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Lawyer of murdered tycoon says will reflects his wish

Sunday September 22 2019

Tob Cohen

The family of slain businessman Tob Cohen - Bernard (left), lawyer Chege Kirundi and sister Gabrielle Van Straten - hold a press conference concerning the reading of his will, at Bruce House, Nairobi, on September 20, 2019. The will has been opened. PHOTO | JEFF ANGOTE | NATION MEDIA GROUP 

RICHARD MUNGUTI
By RICHARD MUNGUTI
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SAM KIPLAGAT
By SAM KIPLAGAT
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The author and custodian of murdered Dutchman Tob Cohen’s will has said there is nothing to hide about the distribution of the estate of the billionaire businessman.

Veteran lawyer Chege Kirundi, who drew the will, said he released it to Cohen’s relatives ahead of Monday’s Jewish funeral because it included details of how he wanted to be buried.

CONTEST

“I released the will to Cohen’s brother and his sister to see his wishes. Whatever they will do with it is up to them,” Mr Kirundi told the Sunday Nation.

The lawyer of over 40 years standing said after the burial of Cohen, contents of the will may be made public.

“I opened the will in my chambers and read it to Bernard Cohen, his brother and sister Gabrielle as the law requires,” Mr Kirundi said.

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He said the widow, Sarah Wairimu Kamotho, who is detained at the Lang'ata Womens’ Prison over the death of her husband, has said through her lawyer Philip Murgor that she will contest it at the High Court.

“I wish her the best in her endeavour to contest the will of her late husband,” Mr Kirundi stated.

He said that he did not disclose the contents of the will to anyone else except the immediate family members who intended to know the desires in regard to the disposal of his remains.

DIVORCE

“After the burial at the Jewish Cemetery on Wangari Maathai Road, a decision will be made on making public the contents of the will but before then I cannot disclose what it says,” Mr Kirundi said.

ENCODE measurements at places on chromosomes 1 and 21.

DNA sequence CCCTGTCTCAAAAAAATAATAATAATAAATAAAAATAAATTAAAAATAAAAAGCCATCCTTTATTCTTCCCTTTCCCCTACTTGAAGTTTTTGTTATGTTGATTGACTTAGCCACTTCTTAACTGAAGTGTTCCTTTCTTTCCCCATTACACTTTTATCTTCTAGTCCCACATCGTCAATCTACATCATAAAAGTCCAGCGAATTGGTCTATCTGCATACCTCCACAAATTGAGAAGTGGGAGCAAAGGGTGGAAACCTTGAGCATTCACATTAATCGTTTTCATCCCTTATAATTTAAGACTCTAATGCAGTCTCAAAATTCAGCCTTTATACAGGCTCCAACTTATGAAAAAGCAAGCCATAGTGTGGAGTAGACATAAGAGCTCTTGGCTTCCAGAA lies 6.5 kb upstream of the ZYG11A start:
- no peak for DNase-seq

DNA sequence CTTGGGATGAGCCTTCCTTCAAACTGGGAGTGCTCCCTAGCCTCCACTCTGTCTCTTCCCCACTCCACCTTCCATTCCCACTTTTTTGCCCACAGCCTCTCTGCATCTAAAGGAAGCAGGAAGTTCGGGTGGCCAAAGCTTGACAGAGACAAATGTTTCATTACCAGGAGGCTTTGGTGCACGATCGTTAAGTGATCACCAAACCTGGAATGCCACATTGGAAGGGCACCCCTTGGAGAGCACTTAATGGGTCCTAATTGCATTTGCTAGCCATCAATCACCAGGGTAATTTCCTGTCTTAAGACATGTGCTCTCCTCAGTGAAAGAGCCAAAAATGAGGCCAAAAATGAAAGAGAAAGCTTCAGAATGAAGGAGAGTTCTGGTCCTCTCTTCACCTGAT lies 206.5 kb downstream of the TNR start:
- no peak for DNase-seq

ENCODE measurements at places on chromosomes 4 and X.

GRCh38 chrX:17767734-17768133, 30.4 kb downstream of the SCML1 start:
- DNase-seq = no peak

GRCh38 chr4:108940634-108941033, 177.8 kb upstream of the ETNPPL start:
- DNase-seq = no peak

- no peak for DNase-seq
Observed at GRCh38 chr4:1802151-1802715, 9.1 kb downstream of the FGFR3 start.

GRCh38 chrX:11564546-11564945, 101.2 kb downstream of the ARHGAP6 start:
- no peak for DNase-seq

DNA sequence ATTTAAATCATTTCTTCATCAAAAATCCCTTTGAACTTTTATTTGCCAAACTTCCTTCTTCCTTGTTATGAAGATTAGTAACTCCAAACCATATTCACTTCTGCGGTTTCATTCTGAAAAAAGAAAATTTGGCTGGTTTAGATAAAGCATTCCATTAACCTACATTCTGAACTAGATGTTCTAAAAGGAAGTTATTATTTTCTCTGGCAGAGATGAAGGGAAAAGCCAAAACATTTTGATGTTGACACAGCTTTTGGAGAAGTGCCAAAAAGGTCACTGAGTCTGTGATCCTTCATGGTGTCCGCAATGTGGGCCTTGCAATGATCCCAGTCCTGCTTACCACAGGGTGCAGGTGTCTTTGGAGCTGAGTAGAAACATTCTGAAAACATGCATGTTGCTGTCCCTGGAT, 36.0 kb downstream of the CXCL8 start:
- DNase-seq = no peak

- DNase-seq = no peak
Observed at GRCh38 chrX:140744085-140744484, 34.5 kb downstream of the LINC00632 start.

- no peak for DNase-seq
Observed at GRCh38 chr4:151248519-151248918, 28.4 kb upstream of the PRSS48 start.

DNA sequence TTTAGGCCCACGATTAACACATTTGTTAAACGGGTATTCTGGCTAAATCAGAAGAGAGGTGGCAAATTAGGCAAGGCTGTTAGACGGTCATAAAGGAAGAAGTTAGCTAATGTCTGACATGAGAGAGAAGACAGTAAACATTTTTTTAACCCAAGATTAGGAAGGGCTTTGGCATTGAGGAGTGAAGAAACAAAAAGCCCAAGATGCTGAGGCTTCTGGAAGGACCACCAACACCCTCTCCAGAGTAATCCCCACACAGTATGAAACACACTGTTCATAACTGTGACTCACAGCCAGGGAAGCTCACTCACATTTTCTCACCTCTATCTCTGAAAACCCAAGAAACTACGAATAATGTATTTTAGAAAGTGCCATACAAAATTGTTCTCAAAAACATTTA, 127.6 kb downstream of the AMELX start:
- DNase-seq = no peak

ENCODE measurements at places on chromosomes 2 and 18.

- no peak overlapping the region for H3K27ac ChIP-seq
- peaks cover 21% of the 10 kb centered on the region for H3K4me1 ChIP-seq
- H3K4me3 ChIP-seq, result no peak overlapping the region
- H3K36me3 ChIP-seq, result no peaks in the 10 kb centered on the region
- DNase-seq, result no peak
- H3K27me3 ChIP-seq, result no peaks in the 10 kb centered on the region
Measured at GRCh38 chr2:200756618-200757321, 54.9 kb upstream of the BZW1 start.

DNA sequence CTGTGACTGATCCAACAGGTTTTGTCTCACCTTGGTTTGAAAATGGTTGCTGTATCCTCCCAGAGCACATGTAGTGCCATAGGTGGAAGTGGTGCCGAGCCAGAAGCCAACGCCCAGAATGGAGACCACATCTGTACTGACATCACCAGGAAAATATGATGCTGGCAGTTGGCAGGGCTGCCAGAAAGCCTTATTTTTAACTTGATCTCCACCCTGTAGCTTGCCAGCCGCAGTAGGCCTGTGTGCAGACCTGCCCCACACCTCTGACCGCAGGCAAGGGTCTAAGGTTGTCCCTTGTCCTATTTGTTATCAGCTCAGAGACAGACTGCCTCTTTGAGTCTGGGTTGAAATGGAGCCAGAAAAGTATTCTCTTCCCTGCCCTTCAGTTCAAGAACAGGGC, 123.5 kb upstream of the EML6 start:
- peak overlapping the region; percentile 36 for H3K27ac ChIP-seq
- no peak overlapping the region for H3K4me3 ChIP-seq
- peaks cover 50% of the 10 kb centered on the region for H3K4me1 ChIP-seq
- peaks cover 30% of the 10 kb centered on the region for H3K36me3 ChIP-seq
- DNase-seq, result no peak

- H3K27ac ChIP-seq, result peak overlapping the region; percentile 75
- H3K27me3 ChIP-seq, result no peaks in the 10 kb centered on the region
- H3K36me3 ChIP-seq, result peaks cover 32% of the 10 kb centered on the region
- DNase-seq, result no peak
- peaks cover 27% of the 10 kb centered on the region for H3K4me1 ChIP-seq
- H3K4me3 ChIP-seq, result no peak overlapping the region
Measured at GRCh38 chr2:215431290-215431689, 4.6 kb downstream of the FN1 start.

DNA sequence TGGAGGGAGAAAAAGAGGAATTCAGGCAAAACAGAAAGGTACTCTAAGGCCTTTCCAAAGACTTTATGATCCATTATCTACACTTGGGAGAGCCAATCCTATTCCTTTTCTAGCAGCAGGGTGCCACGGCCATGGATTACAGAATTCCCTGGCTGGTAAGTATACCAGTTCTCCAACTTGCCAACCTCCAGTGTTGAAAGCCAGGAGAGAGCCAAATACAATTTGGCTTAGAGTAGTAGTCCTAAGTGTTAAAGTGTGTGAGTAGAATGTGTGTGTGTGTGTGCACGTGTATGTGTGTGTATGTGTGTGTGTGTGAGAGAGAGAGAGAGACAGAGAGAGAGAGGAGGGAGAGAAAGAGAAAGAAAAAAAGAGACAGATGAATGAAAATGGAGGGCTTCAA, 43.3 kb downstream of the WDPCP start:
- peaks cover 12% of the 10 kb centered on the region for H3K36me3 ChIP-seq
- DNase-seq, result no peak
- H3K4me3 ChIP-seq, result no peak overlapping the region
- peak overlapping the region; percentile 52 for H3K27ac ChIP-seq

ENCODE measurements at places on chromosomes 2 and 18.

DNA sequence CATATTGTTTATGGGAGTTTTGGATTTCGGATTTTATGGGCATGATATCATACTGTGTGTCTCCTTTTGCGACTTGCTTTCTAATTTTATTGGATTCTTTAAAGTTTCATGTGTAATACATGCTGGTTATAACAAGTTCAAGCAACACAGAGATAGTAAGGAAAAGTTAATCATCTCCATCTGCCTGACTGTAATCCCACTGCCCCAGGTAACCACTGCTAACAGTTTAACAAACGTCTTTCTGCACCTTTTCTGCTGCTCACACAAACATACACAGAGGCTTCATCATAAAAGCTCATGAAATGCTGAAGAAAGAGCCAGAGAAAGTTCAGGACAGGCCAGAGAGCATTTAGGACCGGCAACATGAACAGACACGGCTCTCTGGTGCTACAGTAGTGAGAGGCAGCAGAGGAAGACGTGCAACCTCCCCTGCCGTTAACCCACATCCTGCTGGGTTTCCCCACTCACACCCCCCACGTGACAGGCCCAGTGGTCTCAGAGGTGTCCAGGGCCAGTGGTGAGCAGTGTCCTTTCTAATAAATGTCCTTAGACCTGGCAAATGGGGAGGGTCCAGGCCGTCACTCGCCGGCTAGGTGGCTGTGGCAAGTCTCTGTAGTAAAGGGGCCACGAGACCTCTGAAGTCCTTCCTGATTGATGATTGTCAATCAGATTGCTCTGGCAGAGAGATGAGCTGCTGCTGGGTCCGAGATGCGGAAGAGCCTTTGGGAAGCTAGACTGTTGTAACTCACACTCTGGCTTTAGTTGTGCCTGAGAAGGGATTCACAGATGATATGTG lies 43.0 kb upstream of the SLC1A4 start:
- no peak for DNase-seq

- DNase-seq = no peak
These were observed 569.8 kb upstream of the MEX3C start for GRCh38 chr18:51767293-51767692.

He added that Sarah spoke through Mr Murgor, before Lady Justice Jessie Lesiit, as she applied to be released on bond to fight for her property.

Mr Murgor said the media had reported Cohen had allocated his Sh400 million Villa in Kitisuru to Gabrielle.

Mr Murgor told the judge that, as far as Sarah was concerned, 50 per cent of the estate of the late Cohen belongs to her.

Mr Murgor also said there is a pending divorce case and the central issue is the property.

In an application by Sarah at the High Court on September 19, she is seeking to be escorted to attend the burial of her husband so that she can pay her last respects and give him a befitting send-off.

Sarah is facing a murder charge related to husband’s death on the night of July 19/20.

BURIAL

She will plead to the charge on September 26 and on the same day apply to be released on bond.

State prosecutors Nicholas Mutuku and Allexander Muteti said they will oppose her bail application.

Sarah’s plea to attend the burial will be decided Monday, with the burial slated for 2pm.

So far, Sarah has made several requests in court seeking various orders, even before she is formally charged.

She was first presented before Justice Lesiit but she could not plead to the charge because she was yet to undergo a mental assessment, a mandatory requirement before a murder suspect answers to the charge.

She was brought back on September 12 and the court was informed that the assessment was yet to be done.

URGENTLY

Subsequently, Justice Lesiit directed that she be brought back to court on September 26 for plea taking and directions on the application for bail, which she has filed through Mr Murgor.

Other than the application to be released on bail, Sarah successfully applied to be allowed to attend the post-mortem examination, which was performed at Chiromo mortuary on Thursday. Justice Stella Mutuku granted her the wish and she attended accompanied by prison officials and her lawyer.

And on Friday, she filed yet another application, seeking to be allowed to attend Mr Cohen’s burial.

“The applicant who avers that she has absolutely nothing to do with her husband’s death, and has the constitutional right under Article 50(2)(a) of the constitution of Kenya, to be considered innocent unless and until proven guilty by a competent court of law, would suffer irreparable harm should this application fail to be heard urgently,” her lawyer told the court.